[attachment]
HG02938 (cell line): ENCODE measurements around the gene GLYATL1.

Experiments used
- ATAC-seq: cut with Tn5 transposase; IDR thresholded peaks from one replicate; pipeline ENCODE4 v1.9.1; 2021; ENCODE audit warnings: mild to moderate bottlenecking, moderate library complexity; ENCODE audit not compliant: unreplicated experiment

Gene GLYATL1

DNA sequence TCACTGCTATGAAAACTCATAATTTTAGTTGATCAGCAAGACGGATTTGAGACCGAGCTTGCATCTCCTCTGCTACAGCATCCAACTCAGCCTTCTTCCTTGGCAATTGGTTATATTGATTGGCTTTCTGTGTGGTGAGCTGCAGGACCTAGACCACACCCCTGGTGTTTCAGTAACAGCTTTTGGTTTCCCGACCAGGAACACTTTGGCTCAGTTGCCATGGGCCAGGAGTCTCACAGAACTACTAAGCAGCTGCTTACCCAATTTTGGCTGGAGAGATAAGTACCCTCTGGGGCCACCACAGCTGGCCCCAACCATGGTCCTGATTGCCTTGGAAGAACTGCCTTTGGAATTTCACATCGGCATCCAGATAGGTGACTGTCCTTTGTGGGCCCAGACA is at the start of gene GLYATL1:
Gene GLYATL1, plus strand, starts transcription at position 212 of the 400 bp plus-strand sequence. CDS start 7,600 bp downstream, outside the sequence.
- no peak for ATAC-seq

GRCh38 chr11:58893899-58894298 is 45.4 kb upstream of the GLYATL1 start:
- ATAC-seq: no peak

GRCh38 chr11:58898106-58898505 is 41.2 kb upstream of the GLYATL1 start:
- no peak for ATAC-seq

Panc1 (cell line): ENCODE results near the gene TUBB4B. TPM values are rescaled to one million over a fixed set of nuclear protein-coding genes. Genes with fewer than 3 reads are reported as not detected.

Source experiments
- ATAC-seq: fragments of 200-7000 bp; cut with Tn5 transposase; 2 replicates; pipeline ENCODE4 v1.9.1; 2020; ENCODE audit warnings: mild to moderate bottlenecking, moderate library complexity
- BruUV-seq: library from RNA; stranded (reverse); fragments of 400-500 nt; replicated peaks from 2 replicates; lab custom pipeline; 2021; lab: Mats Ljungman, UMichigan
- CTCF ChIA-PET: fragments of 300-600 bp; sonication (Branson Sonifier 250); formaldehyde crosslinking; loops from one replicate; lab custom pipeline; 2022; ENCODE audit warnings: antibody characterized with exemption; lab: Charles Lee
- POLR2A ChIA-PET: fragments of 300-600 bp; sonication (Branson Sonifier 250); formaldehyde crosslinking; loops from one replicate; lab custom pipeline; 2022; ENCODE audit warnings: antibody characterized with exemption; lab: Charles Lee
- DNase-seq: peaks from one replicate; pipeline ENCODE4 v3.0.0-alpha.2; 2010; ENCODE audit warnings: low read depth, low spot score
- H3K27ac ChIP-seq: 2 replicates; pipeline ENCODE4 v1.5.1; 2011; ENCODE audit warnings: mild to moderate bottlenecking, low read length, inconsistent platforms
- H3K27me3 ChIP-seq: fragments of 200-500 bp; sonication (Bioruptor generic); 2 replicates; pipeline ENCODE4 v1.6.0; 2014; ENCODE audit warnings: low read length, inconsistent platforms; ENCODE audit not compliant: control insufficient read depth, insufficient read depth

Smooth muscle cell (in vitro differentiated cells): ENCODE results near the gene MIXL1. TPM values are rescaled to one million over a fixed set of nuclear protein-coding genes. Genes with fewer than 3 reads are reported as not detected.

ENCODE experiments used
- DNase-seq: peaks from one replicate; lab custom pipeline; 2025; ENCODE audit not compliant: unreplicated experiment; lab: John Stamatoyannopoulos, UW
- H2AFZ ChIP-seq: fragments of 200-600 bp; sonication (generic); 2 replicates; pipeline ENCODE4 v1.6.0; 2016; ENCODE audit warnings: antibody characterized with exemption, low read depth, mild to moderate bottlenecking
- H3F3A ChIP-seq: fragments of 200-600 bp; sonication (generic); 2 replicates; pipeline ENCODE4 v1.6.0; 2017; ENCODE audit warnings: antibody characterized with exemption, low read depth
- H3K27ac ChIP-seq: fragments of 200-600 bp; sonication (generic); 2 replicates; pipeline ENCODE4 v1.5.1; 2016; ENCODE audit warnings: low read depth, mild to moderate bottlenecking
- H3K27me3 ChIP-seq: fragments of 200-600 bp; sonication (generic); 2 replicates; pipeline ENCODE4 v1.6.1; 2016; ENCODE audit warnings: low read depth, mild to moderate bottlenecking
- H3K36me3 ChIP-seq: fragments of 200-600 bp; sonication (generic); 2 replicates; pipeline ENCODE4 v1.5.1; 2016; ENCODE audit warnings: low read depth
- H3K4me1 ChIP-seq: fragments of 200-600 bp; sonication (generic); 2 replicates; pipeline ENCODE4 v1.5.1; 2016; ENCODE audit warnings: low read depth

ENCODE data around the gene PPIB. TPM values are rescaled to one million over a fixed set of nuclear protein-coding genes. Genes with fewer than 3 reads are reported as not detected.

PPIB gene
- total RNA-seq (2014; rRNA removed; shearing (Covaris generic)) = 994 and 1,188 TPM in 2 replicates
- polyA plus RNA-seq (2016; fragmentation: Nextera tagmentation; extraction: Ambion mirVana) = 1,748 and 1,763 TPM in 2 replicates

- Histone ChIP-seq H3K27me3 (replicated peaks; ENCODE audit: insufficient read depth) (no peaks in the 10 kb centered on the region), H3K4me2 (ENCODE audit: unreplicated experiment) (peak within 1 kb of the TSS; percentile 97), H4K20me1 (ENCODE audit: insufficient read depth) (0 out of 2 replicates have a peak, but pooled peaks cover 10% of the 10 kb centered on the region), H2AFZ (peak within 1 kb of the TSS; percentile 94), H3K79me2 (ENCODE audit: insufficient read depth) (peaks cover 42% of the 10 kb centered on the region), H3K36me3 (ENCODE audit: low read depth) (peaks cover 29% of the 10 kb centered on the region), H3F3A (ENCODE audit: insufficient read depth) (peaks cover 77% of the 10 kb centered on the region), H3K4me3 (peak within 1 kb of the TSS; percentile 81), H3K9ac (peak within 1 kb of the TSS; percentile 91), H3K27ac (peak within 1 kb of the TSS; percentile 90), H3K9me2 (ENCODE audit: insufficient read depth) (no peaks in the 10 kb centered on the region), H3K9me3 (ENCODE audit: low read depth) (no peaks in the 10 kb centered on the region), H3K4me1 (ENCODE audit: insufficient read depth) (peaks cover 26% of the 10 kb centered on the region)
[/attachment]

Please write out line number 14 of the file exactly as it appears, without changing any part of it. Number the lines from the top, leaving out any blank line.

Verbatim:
- ATAC-seq: fragments of 200-7000 bp; cut with Tn5 transposase; 2 replicates; pipeline ENCODE4 v1.9.1; 2020; ENCODE audit warnings: mild to moderate bottlenecking, moderate library complexity